I called at my cousin’s house yesterday and she had been looking after her grandchildren. Young Tina had wanted chips* for tea but there were no chips in the freezer so Grandma got a potato, peeled it, chipped it and made the chips the old fashioned way.
Tina was fascinated. She’s nine and she’d never seen how chips are made. She’s in a family where pizza, cake, bread, pastry jam and most other things are made from scratch but not chips. She didn’t know that the starting point is a potato.
So we had the inevitable conversation about what things were like when her grandmother and I were children (we are both in our early sixties). We mentioned door step milk deliveries which happened before we got up. We talked about daily shopping trips for fresh food in those days before our families had fridges. We talked about making bacon and sausages. We talked about eating only seasonal vegetables and the amazement we all felt when Surprise Peas came on the market (anyone else remember those?).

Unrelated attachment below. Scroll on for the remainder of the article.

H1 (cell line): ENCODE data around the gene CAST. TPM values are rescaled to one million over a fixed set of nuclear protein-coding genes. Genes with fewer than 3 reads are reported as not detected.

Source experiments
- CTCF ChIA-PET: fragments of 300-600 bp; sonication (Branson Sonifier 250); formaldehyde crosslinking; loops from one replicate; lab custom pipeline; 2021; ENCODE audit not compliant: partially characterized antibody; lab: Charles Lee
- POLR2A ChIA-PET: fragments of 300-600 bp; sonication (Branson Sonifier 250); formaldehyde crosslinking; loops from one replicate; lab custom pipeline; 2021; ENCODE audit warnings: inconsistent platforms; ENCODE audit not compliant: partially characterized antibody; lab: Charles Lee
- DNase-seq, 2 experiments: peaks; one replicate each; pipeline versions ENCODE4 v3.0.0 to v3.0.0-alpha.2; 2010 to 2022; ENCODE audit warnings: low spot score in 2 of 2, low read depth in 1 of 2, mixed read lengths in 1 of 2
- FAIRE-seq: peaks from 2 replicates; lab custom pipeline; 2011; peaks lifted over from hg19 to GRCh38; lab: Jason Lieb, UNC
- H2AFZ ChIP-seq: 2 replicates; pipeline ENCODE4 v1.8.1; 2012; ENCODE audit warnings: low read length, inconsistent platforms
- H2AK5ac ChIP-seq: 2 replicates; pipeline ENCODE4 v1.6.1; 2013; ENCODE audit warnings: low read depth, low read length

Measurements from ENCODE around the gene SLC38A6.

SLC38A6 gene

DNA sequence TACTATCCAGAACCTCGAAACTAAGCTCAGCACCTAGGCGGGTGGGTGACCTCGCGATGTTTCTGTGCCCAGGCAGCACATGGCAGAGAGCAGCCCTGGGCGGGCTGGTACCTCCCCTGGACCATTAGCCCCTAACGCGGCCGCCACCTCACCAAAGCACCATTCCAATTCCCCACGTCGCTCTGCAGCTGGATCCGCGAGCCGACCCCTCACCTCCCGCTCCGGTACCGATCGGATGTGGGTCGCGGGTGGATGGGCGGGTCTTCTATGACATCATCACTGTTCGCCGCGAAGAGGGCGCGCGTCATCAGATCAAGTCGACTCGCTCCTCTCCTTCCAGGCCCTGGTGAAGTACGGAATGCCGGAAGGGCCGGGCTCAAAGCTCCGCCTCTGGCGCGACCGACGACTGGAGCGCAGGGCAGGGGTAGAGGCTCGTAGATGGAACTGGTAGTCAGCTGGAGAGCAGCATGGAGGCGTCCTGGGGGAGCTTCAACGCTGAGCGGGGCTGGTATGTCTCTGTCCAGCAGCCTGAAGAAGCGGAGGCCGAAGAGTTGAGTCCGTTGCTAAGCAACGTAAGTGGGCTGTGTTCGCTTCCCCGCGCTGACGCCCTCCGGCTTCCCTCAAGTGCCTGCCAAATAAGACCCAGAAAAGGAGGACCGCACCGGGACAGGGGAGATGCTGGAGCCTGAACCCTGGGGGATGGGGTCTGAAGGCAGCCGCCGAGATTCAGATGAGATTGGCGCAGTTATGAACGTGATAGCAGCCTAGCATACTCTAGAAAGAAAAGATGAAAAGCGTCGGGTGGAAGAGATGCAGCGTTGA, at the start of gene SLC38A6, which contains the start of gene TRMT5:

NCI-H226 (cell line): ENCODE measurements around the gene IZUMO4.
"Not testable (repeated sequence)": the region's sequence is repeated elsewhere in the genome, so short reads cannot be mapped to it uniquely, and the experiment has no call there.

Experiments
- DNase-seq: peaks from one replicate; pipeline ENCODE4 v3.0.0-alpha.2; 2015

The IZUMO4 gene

Tina was amazed and thought it all wonderful. But she wasn’t too impressed when we talked about the frequency with which liver appeared on the menu, about having to clear your plate and being offered no alternatives.
I think Tina actually has the best of both worlds: most of her food is prepared from scratch and yet her mum is able to give her the wonderful variety of foodstuffs which we enjoy today.
And she has a Mum and a Grandma who don’t have to spend all their time doing housework and cooking and instead have time to play with her.
*If you happen to live to the west of the Atlantic read fries for chips. What you call chips we call crisps.